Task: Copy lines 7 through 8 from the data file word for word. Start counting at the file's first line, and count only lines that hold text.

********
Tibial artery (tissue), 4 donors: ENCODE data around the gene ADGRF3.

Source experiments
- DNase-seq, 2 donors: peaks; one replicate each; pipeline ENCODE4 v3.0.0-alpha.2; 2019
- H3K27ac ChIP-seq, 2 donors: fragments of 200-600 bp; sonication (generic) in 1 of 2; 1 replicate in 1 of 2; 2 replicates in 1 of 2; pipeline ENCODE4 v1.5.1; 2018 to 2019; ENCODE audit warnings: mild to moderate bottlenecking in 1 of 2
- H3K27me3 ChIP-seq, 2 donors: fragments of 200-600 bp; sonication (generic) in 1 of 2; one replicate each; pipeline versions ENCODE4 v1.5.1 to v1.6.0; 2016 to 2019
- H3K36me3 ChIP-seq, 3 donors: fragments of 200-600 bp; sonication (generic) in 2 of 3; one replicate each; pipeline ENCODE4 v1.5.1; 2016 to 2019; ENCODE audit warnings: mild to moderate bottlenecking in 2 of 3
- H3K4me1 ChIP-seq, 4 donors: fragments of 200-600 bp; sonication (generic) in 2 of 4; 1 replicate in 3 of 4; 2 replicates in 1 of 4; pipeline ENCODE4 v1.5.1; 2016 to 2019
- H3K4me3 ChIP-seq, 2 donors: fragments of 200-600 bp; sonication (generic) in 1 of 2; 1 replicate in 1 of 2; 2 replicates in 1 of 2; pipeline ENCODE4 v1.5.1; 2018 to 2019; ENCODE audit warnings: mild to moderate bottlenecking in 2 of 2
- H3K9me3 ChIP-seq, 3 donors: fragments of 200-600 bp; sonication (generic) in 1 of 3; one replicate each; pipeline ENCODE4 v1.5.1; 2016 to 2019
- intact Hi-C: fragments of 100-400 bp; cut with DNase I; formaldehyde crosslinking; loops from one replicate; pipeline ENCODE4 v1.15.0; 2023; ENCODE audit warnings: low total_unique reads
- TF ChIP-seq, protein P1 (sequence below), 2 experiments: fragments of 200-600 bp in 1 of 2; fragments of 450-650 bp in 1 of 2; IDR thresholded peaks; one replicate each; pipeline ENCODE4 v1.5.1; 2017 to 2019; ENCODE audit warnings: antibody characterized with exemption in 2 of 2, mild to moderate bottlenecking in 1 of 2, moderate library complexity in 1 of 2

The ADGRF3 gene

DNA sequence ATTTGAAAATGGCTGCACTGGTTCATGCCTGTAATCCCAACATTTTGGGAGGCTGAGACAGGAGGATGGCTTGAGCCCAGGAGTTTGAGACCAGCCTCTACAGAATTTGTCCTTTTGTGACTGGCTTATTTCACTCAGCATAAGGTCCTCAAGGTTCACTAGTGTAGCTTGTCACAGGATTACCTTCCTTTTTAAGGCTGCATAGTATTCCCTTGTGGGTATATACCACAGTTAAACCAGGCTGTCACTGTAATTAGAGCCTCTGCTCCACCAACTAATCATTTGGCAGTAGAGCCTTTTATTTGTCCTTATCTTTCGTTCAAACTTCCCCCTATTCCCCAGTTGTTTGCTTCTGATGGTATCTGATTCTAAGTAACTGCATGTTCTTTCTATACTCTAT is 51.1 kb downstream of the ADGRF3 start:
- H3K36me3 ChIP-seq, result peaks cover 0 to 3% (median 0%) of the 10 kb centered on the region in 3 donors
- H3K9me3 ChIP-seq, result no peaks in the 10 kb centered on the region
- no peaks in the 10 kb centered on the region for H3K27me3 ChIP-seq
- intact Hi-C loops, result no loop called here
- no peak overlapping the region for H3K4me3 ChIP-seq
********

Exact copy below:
- H3K4me1 ChIP-seq, 4 donors: fragments of 200-600 bp; sonication (generic) in 2 of 4; 1 replicate in 3 of 4; 2 replicates in 1 of 4; pipeline ENCODE4 v1.5.1; 2016 to 2019
- H3K4me3 ChIP-seq, 2 donors: fragments of 200-600 bp; sonication (generic) in 1 of 2; 1 replicate in 1 of 2; 2 replicates in 1 of 2; pipeline ENCODE4 v1.5.1; 2018 to 2019; ENCODE audit warnings: mild to moderate bottlenecking in 2 of 2